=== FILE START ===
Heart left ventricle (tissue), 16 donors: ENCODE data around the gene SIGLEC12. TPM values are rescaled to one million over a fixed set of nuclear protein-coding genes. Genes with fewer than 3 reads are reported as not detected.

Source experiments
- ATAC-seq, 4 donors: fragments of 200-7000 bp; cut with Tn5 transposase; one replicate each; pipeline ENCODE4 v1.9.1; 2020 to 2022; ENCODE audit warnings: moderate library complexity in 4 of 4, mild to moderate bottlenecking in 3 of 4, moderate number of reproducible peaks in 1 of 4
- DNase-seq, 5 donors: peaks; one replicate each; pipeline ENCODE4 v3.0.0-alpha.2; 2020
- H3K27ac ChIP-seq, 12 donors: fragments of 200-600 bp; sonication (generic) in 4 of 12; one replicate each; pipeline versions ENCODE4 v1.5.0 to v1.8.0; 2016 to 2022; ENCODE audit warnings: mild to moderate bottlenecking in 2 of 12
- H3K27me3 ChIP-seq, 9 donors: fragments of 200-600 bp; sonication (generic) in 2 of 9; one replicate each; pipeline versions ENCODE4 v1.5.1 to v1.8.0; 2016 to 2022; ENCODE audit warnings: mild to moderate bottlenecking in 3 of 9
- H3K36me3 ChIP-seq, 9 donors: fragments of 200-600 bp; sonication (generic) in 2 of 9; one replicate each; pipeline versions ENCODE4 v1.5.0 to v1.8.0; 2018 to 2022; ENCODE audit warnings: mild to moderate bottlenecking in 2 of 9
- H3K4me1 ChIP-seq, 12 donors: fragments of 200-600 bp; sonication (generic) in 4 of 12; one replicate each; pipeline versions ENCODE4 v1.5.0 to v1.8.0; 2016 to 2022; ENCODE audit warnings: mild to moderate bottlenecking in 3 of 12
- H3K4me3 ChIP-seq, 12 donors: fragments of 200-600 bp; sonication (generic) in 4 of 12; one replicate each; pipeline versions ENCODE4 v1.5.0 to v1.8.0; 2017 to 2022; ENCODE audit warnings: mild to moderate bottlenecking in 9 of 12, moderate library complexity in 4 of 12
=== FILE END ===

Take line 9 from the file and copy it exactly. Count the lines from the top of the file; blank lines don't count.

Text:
- H3K4me3 ChIP-seq, 12 donors: fragments of 200-600 bp; sonication (generic) in 4 of 12; one replicate each; pipeline versions ENCODE4 v1.5.0 to v1.8.0; 2017 to 2022; ENCODE audit warnings: mild to moderate bottlenecking in 9 of 12, moderate library complexity in 4 of 12